"Almost certainly destined to be a 'lion in the path' to all future work on Jack London."
—Lawrence I. Berkove, coeditor of The Short Fiction of Ambrose Bierce: A Comprehensive Edition, Volume I
"This is an important book, not only because Jack London is an important and often underappreciated writer but because the contradictions and ambiguities about race that marked London’s work continue, alas, to mark American society and politics to this very day. Reading London, as this book so vividly shows, is reading ourselves."
"History seems to have dealt London a bad hand as he's now best remembered as an adventure story writer meant for Boy Scouts and teen naturalists. Reesman knows better. Her detailed explications of London's life and writings reveal the complicated and radical thought behind his fiction."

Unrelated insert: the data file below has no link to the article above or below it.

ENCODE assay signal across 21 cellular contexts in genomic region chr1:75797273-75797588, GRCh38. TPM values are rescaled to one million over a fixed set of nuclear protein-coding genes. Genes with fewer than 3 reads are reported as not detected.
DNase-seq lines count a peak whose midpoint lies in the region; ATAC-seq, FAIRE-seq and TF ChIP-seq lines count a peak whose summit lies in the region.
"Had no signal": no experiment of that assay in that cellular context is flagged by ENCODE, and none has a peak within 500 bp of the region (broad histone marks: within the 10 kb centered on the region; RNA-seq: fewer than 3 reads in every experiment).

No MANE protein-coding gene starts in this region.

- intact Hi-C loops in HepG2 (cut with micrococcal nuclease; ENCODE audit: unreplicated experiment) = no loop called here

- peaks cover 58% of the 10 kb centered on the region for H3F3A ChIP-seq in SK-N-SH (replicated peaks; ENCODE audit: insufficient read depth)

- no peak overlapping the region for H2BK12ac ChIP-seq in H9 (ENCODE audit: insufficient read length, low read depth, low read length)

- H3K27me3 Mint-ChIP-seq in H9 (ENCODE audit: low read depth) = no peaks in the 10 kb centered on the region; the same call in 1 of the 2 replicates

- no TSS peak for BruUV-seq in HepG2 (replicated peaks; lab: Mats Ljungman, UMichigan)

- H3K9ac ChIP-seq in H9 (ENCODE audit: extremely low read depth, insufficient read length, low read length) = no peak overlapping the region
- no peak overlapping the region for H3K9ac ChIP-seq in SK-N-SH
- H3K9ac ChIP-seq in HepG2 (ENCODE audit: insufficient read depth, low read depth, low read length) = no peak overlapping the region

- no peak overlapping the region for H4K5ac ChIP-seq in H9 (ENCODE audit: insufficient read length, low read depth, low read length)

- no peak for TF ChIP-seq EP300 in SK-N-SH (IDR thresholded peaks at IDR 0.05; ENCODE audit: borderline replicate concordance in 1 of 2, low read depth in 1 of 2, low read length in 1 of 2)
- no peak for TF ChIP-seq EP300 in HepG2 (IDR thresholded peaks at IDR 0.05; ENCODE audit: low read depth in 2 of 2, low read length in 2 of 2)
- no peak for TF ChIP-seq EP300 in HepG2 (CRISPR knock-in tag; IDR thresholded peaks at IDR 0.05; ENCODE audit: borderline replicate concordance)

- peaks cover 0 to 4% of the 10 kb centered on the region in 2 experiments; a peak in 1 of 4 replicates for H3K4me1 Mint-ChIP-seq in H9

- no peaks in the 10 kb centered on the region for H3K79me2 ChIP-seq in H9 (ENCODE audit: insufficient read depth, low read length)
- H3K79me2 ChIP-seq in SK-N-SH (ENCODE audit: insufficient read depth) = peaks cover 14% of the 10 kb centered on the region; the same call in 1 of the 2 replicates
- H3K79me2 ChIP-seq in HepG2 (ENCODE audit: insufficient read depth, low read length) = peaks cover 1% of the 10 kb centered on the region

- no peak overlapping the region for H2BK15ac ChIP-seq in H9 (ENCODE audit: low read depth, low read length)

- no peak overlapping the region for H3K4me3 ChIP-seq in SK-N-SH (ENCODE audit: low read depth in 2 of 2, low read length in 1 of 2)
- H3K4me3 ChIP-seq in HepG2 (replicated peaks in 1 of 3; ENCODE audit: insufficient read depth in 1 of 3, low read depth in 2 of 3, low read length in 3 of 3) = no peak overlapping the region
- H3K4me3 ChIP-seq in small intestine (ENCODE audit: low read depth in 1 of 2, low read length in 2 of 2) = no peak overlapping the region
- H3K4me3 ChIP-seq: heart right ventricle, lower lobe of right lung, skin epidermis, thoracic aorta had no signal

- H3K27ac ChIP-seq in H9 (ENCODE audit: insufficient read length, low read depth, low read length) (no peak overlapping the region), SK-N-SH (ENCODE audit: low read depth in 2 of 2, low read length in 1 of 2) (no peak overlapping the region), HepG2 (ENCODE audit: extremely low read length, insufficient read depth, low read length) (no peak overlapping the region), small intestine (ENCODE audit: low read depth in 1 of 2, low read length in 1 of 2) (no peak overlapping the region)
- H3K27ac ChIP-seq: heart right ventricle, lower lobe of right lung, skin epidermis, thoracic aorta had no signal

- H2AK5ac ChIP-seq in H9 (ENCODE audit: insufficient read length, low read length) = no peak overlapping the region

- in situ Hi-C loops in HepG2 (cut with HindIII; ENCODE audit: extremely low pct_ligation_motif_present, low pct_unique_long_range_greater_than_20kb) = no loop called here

—Steve Horowitz, Pop Matters
"Jack London's Racial Lives reveals the ambiguity of London's temperamental views of race while making a case that he was progressive and radical in his racial views in some of his work. Was Jack London a racist? Yes, the answer seems to be, but it's complicated."
—John Lennon, American Studies
Why the disparity? For London, racial and class identity were intertwined: his formation as an artist began with the mixed "heritage" of his family. His mother taught him racism, but he learned something different from his African American foster mother, Virginia Prentiss. Childhood poverty, shifting racial allegiances, and a "psychology of want" helped construct the many "houses" of race and identity he imagined. Reesman also examines London's socialism, his study of Darwin and Jung, and the illnesses he suffered in the South Seas.
With new readings of The Call of the Wild, Martin Eden, and many other works, such as the explosive Pacific stories, Reesman reveals that London employed many of the same literary tropes of race used by African American writers of his period: the slave narrative, double-consciousness, the tragic mulatto, and ethnic diaspora. Hawaii seemed to inspire his most memorable visions of a common humanity.
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